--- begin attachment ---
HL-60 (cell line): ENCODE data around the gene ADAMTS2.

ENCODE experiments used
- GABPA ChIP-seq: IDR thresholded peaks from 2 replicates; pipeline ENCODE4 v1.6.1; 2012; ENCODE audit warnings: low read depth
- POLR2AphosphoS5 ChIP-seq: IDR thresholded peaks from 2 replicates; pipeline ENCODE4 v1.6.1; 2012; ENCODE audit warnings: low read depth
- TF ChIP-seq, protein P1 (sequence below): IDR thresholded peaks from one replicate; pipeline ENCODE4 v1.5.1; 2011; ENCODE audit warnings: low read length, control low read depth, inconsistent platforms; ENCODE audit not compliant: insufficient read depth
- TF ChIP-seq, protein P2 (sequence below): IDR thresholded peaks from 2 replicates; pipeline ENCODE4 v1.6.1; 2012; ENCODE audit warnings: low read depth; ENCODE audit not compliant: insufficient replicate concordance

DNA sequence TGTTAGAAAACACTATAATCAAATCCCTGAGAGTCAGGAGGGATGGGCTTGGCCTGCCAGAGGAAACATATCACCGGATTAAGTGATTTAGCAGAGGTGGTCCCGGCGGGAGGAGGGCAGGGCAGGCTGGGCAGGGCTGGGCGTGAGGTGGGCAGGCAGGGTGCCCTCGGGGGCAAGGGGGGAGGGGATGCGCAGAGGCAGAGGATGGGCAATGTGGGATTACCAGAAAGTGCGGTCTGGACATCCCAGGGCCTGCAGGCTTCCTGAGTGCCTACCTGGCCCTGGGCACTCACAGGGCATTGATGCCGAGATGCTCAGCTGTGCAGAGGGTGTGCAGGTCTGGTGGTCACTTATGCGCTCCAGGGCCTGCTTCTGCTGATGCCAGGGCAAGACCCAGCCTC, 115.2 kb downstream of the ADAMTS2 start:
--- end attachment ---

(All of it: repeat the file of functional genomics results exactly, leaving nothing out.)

HL-60 (cell line): ENCODE data around the gene ADAMTS2.

ENCODE experiments used
- GABPA ChIP-seq: IDR thresholded peaks from 2 replicates; pipeline ENCODE4 v1.6.1; 2012; ENCODE audit warnings: low read depth
- POLR2AphosphoS5 ChIP-seq: IDR thresholded peaks from 2 replicates; pipeline ENCODE4 v1.6.1; 2012; ENCODE audit warnings: low read depth
- TF ChIP-seq, protein P1 (sequence below): IDR thresholded peaks from one replicate; pipeline ENCODE4 v1.5.1; 2011; ENCODE audit warnings: low read length, control low read depth, inconsistent platforms; ENCODE audit not compliant: insufficient read depth
- TF ChIP-seq, protein P2 (sequence below): IDR thresholded peaks from 2 replicates; pipeline ENCODE4 v1.6.1; 2012; ENCODE audit warnings: low read depth; ENCODE audit not compliant: insufficient replicate concordance

DNA sequence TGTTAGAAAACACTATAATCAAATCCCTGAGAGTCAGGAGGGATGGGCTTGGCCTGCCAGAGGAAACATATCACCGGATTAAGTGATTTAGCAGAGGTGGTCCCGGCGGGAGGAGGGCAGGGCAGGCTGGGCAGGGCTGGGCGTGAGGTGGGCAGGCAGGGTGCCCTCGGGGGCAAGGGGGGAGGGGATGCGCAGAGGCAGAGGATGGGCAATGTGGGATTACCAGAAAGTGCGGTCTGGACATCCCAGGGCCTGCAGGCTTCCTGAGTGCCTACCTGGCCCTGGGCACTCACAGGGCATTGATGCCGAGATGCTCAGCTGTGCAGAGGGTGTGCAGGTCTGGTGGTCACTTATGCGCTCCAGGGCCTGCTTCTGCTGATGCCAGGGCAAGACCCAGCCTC, 115.2 kb downstream of the ADAMTS2 start: